Again, I will take out the “most” and just answer that there’s been a smattering of challenging moments in the last couple of years, especially as an older student, in a foreign land- around poverty, saving face, and bowing out and doing without. I also quit smoking (again) 6 weeks ago! However, I am channeling these challenges into a documentary I’m making titled, A Member of the Precariat.
Lately, and with the recent film shoot, I co-opted one that I heard Greta Gerwig mention when she was speaking about the process of making her film, Lady Bird, which is: “the obstacles are the road”.
My aunt, Mary Foskett, now 88, who has been an actress/artist her whole life – for being an amazing mentor who not only has great artistic insight, but is a wonderful, joyful person, who has been a nurturing and supportive personal presence in my life.
Dolly Parton – because in addition to being an amazing talent who has found a way to be her authentic, musician self and shared these gifts her whole life, she also does amazing, altruistic, civic service for people, such as provide victims of the fires in the Smoky Mountains with actual cash to help them re-build their lives and provide books for children all over the country with her libraries.
Ava Duvernay – not just for being the awesome trail-blazing director of great films that she is, but for her candid speeches about how she was a late bloomer, and got rejected from all the development labs and festivals, and how she found her footing by just beginning to focus on the films she wanted to make and not the “coffee dates” she needed to land.
Sally Potter – because she is a talent, a trailblazer, an artist actors love to work with, and kind, wise and encouraging on top of it all.
Tori Amos – for all the same reasons as Sally Potter, and for the very individualized truth she speaks, and like Ava, her helpful, candid stories of rejection in the beginning of her career. Because she says it is not about her, and yet she is filled with love and action and support for things such as: gay people, the land, and the creation of a hotline to help victims of sexual assault. She is a huge inspiration about navigating this world authentically, especially as an artist.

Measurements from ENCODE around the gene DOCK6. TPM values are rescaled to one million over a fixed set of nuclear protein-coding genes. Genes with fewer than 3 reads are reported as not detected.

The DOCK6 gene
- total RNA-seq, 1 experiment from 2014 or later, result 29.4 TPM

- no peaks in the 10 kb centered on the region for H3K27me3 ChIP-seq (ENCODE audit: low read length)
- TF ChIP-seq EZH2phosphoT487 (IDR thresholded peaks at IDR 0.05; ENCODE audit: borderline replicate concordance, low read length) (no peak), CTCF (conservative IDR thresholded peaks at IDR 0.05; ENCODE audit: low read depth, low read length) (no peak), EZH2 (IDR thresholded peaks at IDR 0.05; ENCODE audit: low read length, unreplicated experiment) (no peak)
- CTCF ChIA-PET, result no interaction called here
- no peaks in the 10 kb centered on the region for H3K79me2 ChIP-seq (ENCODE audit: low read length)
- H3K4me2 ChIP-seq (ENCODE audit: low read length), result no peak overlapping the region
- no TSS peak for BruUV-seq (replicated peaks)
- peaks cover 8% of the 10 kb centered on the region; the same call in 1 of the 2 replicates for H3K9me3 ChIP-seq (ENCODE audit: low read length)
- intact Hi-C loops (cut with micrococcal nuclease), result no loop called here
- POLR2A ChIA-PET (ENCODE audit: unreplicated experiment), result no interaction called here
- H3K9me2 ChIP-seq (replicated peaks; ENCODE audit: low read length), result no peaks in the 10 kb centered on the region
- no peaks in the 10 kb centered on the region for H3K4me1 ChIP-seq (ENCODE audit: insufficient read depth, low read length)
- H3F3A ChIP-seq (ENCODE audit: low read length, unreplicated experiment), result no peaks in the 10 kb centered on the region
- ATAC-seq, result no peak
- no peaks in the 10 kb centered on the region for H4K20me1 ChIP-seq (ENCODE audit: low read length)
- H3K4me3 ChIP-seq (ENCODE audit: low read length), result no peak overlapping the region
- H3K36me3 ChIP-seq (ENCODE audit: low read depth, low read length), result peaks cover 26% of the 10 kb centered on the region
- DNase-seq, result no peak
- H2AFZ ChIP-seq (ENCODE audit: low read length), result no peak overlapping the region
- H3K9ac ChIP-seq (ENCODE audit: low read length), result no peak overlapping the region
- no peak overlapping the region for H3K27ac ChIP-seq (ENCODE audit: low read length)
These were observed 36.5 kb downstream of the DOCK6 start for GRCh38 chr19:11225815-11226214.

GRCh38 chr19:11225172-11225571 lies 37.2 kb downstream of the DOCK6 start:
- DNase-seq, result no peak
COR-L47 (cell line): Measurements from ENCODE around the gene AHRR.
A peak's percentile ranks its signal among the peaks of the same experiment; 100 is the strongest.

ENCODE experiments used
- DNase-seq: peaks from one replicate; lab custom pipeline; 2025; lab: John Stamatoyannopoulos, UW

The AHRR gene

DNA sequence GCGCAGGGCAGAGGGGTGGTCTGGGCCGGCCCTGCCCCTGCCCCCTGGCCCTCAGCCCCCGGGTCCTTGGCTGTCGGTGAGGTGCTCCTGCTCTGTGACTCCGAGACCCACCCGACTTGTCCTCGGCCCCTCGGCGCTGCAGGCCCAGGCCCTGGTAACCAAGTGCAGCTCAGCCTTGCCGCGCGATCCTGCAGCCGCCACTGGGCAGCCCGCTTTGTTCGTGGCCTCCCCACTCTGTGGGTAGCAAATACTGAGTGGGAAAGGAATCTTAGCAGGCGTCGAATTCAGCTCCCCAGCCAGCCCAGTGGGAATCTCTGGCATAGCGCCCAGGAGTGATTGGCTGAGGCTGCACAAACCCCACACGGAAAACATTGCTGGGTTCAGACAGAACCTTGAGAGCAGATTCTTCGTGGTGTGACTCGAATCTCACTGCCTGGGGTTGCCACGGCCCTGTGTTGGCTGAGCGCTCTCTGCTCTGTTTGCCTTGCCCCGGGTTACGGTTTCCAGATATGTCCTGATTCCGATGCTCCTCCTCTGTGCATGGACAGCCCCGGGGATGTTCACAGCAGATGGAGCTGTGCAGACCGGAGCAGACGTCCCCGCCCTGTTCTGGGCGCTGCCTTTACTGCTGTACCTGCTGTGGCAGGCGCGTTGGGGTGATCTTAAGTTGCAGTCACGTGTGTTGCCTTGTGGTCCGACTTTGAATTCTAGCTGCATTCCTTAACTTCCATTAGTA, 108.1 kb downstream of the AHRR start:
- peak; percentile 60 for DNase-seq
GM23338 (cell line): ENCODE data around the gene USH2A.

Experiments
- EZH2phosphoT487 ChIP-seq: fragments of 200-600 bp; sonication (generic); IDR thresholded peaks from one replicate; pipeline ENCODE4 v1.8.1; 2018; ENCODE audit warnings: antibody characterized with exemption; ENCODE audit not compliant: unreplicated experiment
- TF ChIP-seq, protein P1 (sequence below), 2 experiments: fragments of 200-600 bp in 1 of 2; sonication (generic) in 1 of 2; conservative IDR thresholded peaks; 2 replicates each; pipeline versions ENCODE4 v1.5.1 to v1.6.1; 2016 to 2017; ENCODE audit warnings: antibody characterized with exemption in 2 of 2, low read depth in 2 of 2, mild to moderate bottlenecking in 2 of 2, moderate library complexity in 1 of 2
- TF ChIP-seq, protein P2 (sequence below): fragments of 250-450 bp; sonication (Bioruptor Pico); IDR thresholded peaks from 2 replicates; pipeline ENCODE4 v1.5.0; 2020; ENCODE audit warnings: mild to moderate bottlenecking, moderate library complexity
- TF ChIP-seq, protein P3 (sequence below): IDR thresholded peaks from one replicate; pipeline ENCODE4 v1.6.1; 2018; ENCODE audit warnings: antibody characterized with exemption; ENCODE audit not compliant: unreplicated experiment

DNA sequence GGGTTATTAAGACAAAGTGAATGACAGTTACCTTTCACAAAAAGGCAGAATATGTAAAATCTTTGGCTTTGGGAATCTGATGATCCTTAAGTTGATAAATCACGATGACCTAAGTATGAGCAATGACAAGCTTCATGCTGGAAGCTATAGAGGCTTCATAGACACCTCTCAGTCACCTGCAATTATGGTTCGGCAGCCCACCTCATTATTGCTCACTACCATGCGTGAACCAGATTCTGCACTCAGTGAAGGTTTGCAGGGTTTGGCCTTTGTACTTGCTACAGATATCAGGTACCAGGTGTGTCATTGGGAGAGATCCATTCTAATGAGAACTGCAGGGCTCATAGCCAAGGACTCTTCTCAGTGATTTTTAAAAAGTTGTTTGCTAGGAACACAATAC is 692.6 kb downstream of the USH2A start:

Francis McDormand – for being an amazing, strong, talented artist to help give us models of what woman, older than 30, can do and look like, and say…
Naomi McDougall Jones – For being fearless and truthful and courageously sharing her struggles as a woman in film leader in a way that has inspired me weekly across the last two years. Check out her fabulous podcast: Fear(ful)less. And also, I need to say, that I think much of my recent filmmaking success was fed by witnessing Naomi’s stories of belief, perseverance, and then gratitude in the making of her 2nd feature (Bite Me), which she chronicled on her podcast.
The (Parkland) Students – because like many adults in this country, when they first led the walkouts and then went on to hold the amazing March For Our Lives, their brave, true and inspiring voices gave me the most hope and spark to fight hard, and re-belief in what our country can become, that I have had in a very long time. I respect them tremendously and I am so grateful for their much-needed leadership at this moment.
The Pacific Ocean, as witnessed from Northern California beaches / the Redwood Forest / swimming in clean, gorgeous rivers in Northern California and Tennessee / Appalachia / The Hudson Valley…
hammocks and bicycles come to mind
Movies, getting healthy, finding funding, and landing a great, new job.